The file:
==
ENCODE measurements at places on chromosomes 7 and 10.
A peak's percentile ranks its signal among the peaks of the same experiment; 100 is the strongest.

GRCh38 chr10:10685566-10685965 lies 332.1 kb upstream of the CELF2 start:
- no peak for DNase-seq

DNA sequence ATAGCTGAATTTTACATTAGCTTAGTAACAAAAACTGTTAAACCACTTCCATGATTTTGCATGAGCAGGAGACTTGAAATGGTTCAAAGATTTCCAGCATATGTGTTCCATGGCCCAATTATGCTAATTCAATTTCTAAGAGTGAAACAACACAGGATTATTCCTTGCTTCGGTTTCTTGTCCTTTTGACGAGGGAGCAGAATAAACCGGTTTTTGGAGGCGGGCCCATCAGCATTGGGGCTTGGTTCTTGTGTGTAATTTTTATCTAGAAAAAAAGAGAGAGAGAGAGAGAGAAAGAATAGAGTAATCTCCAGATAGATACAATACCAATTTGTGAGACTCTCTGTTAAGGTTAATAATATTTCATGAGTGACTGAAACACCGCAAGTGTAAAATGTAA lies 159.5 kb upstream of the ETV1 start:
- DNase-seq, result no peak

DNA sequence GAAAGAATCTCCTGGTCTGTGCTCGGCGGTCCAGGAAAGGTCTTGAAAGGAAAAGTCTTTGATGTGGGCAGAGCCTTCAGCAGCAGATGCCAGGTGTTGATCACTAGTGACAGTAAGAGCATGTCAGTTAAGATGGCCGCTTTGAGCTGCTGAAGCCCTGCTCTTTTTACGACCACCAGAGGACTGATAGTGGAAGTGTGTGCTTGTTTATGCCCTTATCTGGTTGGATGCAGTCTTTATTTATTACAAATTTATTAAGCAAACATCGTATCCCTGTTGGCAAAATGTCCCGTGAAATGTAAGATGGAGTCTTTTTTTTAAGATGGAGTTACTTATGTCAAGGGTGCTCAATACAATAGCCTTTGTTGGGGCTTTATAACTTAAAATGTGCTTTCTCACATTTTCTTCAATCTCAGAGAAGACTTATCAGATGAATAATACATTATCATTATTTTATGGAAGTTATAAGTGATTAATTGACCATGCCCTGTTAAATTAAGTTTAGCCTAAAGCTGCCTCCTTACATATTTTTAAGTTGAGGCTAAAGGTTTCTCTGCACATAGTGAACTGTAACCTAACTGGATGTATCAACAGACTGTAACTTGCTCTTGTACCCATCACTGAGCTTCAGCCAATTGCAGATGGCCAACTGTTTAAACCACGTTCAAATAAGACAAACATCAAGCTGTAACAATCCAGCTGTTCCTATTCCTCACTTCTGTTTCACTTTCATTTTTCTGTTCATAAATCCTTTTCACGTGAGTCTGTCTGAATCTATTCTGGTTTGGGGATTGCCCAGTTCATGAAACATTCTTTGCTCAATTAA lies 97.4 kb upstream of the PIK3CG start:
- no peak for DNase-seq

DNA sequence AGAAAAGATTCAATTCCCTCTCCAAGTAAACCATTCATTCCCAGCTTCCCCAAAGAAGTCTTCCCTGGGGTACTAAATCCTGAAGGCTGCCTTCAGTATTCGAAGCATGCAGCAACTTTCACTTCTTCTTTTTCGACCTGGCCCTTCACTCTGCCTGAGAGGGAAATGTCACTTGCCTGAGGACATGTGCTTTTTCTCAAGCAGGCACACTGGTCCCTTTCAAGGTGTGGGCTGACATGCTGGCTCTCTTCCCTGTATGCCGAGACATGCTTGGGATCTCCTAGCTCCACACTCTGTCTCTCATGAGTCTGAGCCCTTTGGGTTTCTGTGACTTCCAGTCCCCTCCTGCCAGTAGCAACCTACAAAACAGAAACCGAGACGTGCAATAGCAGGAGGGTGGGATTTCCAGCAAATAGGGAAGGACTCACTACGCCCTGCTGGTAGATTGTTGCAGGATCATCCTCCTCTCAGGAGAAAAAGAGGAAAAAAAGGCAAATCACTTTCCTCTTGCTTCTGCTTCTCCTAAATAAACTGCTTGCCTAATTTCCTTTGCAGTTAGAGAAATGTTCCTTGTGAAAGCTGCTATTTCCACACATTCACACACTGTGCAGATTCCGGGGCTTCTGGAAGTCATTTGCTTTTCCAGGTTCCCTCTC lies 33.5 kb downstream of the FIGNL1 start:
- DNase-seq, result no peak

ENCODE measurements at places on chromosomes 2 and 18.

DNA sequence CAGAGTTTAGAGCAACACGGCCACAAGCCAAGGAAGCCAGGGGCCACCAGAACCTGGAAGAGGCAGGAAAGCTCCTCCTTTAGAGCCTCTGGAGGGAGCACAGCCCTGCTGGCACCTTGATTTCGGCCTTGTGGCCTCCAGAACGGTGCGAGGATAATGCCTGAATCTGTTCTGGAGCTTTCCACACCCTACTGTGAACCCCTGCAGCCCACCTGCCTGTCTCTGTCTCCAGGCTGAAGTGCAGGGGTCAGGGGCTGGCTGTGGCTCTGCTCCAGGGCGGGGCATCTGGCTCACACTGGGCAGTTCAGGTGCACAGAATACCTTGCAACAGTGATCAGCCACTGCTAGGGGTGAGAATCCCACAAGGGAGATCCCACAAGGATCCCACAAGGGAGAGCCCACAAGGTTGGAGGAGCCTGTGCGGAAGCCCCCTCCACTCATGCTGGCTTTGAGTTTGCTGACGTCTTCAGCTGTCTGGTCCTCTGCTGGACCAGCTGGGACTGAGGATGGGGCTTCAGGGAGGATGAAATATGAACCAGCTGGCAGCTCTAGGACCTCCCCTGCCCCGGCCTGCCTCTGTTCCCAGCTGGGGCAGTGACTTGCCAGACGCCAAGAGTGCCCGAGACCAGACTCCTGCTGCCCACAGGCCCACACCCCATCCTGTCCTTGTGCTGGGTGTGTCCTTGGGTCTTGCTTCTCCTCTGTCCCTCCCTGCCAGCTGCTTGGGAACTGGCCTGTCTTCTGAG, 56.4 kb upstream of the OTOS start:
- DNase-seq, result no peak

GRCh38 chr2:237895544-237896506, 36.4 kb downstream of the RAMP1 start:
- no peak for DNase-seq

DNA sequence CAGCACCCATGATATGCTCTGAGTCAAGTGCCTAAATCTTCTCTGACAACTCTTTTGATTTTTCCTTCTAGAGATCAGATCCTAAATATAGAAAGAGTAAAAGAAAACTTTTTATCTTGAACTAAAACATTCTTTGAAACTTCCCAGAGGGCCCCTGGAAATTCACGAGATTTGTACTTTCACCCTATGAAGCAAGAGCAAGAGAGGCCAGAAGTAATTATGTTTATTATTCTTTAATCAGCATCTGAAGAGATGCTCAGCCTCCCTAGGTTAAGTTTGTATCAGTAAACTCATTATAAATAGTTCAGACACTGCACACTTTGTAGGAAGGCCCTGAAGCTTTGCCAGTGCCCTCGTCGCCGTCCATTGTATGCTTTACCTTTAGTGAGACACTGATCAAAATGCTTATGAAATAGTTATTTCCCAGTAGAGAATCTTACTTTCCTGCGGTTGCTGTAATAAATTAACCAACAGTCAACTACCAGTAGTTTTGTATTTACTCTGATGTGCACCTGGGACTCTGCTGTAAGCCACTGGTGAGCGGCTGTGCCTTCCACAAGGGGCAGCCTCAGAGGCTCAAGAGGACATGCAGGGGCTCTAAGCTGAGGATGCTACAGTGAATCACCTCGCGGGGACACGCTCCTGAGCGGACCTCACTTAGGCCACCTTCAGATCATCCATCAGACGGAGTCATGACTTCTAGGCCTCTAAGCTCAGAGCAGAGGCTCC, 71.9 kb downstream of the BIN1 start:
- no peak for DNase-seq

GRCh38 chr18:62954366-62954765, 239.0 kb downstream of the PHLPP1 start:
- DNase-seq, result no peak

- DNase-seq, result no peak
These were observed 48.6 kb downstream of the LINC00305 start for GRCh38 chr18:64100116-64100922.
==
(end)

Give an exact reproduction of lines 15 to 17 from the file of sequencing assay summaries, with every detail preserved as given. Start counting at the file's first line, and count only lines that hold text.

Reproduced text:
- no peak for DNase-seq

DNA sequence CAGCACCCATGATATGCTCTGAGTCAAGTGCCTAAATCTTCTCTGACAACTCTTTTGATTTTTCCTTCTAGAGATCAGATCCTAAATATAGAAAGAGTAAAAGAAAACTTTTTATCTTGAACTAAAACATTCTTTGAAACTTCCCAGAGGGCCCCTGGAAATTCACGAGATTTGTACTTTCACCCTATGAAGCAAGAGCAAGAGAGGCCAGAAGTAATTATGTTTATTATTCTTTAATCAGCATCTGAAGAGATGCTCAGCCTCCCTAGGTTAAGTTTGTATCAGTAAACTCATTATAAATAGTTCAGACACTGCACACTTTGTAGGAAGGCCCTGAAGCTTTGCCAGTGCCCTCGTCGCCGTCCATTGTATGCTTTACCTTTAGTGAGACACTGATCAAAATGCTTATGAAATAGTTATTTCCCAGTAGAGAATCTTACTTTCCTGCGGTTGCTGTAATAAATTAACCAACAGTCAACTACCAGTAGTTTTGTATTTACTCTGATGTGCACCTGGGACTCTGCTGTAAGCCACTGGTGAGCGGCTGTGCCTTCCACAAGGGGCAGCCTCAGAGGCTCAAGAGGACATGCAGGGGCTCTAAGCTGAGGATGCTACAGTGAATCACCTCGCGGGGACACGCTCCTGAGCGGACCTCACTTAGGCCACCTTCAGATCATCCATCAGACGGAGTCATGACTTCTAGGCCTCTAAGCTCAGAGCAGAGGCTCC, 71.9 kb downstream of the BIN1 start:
- no peak for DNase-seq